Dozens of arrests and injured after storming Suriname parliament, curfew set

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Demonstrators in front of the Assembly Building, which houses the Parliament of Suriname
NOS NewsAmended

The Surinamese police arrested at least fifty demonstrators during yesterday’s riots in the capital Paramaribo. Twenty people were injured in the storming of the parliament building and other disturbances, authorities say.

Shop windows were smashed in other places in the city. A gas station was also looted. In response, the government of President Santokhi has imposed a curfew: the center of Paramaribo is closed until 10 a.m. Dutch time. The police are asking everyone to stay indoors. Shops and markets will remain closed today.

The riots started after an anti-government protest in the morning that attracted thousands of people. The organizers of the demonstration are said to have lost control of the crowd. The lobby of the parliament building was destroyed and windows were broken. Police fired tear gas and blanks to disperse the crowd.

President Santokhi responds to the riots and more protests cannot be ruled out:

Suriname Parliament stormed: ‘More protests not excluded’

‘Friendly first’

“It happened quite unexpectedly,” says NOS editor Lena van Dijk in the NOS Radio 1 Journaal. She was working at the parliament building when the atmosphere changed. “The atmosphere was very pleasant at first. We were filming for the Surinamese Youth News and there were also many children and young people. So the atmosphere was good, but at a certain point many protesters wanted politicians to come out.”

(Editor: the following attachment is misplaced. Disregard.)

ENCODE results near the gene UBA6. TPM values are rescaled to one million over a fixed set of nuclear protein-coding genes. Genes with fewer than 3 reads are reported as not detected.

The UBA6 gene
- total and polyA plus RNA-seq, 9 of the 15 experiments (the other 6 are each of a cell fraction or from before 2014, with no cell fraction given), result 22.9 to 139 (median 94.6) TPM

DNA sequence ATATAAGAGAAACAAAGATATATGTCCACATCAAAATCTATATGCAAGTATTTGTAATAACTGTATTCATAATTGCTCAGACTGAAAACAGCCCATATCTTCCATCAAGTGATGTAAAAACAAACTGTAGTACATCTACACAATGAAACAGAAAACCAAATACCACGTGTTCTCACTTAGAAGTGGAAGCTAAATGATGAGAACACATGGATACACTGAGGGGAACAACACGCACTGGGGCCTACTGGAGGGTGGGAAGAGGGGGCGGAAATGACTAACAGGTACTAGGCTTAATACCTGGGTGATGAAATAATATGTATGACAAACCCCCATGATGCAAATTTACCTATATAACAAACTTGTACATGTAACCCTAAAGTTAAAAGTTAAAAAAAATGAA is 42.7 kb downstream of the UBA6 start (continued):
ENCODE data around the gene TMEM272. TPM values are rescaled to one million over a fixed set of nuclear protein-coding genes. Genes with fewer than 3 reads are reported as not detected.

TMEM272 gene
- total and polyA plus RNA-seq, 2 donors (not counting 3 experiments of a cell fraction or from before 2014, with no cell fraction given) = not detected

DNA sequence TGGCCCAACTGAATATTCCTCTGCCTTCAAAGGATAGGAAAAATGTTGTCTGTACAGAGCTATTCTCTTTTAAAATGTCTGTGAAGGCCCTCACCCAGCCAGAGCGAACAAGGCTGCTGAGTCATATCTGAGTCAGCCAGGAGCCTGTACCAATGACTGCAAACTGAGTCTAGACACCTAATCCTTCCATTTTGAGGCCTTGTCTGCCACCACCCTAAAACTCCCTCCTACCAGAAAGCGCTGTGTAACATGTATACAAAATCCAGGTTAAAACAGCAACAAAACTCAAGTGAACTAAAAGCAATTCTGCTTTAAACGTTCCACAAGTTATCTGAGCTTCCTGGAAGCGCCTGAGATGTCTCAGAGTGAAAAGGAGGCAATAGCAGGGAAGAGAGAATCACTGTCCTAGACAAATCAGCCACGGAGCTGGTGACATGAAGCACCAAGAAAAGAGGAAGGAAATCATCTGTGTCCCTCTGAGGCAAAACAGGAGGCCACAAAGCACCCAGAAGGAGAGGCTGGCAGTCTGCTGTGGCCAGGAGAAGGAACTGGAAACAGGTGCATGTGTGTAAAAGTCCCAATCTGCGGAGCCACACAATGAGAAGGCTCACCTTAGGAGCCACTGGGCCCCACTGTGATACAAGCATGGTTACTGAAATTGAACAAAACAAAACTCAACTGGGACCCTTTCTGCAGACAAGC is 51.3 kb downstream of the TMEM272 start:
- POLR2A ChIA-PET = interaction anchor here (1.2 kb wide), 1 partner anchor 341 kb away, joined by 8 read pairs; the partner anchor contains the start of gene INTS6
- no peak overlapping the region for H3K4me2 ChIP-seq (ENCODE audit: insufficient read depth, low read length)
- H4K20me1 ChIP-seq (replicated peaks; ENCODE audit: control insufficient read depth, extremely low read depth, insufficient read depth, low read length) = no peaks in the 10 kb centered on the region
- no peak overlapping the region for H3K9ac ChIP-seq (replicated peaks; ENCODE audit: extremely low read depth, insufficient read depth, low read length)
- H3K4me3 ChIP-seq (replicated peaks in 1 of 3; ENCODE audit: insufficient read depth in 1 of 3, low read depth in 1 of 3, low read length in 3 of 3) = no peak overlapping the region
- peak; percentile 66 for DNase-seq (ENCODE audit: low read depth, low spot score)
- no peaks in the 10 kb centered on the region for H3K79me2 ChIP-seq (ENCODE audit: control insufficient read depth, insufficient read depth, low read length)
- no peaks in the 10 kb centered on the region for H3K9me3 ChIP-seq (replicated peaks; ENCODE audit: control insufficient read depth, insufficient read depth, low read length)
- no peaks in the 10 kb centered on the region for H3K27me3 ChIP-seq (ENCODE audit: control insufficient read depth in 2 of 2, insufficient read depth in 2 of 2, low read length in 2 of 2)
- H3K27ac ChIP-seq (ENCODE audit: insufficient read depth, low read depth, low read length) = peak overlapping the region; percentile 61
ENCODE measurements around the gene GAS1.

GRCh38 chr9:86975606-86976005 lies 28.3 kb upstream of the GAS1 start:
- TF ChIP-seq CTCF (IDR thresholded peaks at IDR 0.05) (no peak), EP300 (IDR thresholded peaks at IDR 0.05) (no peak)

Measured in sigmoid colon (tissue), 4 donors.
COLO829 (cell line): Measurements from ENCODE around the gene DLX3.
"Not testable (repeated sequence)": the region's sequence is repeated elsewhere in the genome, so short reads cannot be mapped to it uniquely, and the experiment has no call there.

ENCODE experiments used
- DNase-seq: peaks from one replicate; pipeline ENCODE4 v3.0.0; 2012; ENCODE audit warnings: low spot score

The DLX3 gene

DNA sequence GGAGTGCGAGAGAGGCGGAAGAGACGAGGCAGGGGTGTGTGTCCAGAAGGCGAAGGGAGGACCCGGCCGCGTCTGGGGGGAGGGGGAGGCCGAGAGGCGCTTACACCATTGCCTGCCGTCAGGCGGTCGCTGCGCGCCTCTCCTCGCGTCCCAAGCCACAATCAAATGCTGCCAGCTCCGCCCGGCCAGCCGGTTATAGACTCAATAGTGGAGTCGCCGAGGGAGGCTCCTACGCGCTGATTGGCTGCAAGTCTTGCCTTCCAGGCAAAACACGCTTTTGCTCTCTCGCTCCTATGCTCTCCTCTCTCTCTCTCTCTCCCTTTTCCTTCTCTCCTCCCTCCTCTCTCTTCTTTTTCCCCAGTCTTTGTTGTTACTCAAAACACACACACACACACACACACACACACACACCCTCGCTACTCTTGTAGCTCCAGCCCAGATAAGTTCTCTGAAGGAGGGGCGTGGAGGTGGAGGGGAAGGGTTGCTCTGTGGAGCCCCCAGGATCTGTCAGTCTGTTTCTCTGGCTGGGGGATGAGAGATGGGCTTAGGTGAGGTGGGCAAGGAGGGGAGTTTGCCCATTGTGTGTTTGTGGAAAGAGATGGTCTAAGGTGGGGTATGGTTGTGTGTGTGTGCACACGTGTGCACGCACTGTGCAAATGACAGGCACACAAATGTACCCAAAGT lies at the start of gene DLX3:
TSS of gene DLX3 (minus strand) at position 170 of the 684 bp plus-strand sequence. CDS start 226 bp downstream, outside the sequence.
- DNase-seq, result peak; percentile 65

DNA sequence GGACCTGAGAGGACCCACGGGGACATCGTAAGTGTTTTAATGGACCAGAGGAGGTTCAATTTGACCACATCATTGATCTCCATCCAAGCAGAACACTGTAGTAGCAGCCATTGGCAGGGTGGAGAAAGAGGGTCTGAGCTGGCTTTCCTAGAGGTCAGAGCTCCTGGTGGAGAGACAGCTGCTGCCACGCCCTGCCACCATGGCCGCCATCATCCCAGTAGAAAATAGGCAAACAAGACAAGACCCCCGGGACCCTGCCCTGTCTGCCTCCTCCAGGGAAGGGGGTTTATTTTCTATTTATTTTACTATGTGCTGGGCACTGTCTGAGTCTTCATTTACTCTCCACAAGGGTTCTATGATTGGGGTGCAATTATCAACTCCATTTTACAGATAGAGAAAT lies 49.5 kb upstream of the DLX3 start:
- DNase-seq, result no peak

When that didn’t happen, people started throwing stones, says Van Dijk. After the warning shots and the tear gas from the police, the atmosphere changed completely, according to her. “People panicked,” she says. “Many journalists also breathed tear gas, my colleagues and I too. That was very bad. We went to the side. Many people ran away from the square in panic. A number of people therefore stayed and stormed the parliament building.”

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  • AFP
    Demonstrators in front of the Assembly Building, which houses the Parliament of Suriname
  • AP
    Protesters on Independence Square
  • AP
    The storming of the parliament building

Several political parties have condemned the riots. “Our beloved Suriname has no interest in unrest,” says the General Liberation and Development Party ABOP. The Progressive Reform Party wants tough measures against looters and the National Democratic Party expresses “deep condolences to the injured and affected entrepreneurs”.

Parliament President Marinus Bee says in response to the violence that “populating the streets by mutinous and plundering does not ensure that the Surinamese economy becomes healthy”. He calls on people who disagree with the government to “express their displeasure in a civilized way from now on”. President Santokhi yesterday called the disturbances “far and far outside the rules of the democratic game” and “a serious breach of the democratic order”.

Journalists attacked

The demonstrators believe that President Santokhi and Vice President Brunswijk are not keeping their election promises and demand their departure. From his predecessor Bouterse, the president inherited an empty state treasury, a sky-high debt and a deep-rooted corruption problem.

In addition, there is high inflation and increased prices for fuel, gas bottles and food, among other things. In addition, there is anger because Santokhi has appointed relatives to several important positions.

During the riots, journalists have been threatened and attacked. For example, the car of an editor of Starnieuws was set on fire when he was reporting live at the parliament building and the telephone of another journalist was stolen.

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